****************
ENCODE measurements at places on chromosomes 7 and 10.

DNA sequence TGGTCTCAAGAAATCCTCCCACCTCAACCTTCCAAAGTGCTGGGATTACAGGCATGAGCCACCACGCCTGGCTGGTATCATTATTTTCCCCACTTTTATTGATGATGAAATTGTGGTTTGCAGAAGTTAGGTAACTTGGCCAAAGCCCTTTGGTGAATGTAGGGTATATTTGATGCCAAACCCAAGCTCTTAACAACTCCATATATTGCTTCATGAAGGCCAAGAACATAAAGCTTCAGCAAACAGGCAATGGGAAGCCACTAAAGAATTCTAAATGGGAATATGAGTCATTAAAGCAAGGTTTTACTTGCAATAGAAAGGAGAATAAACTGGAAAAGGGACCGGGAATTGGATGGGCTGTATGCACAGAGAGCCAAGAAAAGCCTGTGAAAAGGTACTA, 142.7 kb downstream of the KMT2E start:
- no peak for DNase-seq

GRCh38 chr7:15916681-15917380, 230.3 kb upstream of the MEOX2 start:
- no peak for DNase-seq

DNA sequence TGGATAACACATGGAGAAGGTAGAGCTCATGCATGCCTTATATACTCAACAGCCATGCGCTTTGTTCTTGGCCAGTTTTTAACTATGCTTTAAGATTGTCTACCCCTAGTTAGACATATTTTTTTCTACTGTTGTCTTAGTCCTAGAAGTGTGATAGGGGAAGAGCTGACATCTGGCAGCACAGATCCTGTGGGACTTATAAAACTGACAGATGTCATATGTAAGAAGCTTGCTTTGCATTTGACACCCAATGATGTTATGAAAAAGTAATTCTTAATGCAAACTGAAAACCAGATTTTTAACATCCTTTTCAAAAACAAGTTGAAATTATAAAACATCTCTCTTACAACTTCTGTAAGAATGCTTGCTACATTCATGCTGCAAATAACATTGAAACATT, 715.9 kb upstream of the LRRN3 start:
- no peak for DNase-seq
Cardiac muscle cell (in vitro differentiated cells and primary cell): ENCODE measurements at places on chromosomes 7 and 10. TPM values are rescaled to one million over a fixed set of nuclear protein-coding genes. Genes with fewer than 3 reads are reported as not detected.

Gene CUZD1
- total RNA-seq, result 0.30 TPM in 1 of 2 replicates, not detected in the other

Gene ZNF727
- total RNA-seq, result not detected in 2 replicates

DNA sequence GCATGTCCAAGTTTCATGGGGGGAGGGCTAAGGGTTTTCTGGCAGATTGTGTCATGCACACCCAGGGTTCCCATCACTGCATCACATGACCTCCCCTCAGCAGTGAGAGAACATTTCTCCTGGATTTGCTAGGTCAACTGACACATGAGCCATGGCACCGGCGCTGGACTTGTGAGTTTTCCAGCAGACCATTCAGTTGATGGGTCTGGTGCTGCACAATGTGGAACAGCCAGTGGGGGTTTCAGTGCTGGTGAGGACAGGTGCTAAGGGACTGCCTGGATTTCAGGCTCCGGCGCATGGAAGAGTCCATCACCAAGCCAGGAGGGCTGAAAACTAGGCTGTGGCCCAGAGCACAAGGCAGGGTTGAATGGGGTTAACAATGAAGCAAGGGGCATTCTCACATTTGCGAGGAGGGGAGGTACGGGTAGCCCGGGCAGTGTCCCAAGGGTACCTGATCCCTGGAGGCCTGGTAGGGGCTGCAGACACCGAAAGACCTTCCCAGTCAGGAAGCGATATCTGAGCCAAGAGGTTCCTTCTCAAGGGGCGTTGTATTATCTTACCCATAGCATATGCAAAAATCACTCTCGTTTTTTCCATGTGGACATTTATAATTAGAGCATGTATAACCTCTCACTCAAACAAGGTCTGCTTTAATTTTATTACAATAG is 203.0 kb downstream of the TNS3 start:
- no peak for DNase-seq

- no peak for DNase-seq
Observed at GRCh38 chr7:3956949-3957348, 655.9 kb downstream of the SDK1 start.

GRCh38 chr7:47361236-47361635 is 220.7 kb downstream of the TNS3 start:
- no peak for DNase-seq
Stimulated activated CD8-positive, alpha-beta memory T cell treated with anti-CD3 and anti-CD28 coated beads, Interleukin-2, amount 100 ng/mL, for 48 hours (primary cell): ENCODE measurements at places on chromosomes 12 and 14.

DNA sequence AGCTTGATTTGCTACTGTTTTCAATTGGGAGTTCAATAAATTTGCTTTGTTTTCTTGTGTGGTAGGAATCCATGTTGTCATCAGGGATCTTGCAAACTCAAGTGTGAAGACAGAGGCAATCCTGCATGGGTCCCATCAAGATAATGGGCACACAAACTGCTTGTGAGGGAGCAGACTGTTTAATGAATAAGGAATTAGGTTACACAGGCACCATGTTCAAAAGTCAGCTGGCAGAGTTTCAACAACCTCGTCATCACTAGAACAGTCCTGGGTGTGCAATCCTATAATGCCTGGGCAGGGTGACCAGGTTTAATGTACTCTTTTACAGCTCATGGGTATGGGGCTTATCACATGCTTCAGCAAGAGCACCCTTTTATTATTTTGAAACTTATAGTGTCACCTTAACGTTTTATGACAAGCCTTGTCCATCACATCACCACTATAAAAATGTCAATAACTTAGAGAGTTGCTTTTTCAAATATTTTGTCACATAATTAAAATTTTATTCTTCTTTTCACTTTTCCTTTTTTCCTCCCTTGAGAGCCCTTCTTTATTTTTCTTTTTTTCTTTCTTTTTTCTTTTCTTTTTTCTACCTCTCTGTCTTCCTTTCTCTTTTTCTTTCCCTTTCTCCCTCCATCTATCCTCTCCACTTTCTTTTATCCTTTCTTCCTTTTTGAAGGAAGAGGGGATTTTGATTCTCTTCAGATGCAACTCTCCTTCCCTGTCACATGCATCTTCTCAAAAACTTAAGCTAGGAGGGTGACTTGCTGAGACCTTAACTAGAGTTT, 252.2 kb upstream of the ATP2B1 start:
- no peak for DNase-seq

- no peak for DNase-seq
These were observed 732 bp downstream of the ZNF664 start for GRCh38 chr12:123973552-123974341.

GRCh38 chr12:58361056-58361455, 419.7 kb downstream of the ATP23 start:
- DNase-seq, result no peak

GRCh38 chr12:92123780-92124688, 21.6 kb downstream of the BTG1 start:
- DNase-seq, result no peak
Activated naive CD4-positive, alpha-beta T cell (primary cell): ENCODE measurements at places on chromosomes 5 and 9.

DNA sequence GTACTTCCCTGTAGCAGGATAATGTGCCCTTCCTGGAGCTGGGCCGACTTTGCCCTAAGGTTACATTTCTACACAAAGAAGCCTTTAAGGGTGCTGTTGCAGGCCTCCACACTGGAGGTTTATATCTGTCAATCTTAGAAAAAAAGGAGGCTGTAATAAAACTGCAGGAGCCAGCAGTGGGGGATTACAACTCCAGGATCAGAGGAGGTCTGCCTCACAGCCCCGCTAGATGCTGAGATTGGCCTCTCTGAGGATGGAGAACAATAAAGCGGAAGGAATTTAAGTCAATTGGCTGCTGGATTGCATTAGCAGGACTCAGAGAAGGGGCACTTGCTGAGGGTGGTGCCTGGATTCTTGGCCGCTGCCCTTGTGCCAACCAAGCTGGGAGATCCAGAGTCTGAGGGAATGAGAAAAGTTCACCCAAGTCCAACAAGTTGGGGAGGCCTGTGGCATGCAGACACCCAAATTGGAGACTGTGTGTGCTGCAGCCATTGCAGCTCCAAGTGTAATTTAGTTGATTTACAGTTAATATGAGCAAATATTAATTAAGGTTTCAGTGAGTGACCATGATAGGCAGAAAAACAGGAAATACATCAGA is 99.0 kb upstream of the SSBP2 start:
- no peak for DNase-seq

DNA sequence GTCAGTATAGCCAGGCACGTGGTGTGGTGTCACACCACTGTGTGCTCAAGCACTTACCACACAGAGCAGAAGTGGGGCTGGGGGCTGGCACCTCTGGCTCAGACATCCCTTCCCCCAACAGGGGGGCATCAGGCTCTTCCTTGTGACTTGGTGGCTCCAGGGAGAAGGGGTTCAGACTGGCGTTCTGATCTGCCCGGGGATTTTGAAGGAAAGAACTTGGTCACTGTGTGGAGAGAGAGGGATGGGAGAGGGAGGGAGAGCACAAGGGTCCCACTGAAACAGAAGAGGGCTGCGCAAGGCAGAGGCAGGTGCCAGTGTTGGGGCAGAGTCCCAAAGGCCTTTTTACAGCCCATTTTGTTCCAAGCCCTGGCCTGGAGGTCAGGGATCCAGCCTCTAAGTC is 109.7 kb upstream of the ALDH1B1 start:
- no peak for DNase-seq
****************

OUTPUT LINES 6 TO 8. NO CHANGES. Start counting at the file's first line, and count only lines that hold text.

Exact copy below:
DNA sequence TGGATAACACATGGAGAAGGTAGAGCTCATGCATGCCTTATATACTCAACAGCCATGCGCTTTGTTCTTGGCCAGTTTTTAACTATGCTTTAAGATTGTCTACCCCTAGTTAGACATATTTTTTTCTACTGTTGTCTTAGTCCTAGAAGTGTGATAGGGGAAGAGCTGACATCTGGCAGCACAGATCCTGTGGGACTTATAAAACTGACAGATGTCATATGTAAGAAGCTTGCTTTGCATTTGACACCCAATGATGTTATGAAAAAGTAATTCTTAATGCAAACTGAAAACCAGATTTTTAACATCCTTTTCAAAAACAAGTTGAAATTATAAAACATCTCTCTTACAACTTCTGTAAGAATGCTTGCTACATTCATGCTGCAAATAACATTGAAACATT, 715.9 kb upstream of the LRRN3 start:
- no peak for DNase-seq
Cardiac muscle cell (in vitro differentiated cells and primary cell): ENCODE measurements at places on chromosomes 7 and 10. TPM values are rescaled to one million over a fixed set of nuclear protein-coding genes. Genes with fewer than 3 reads are reported as not detected.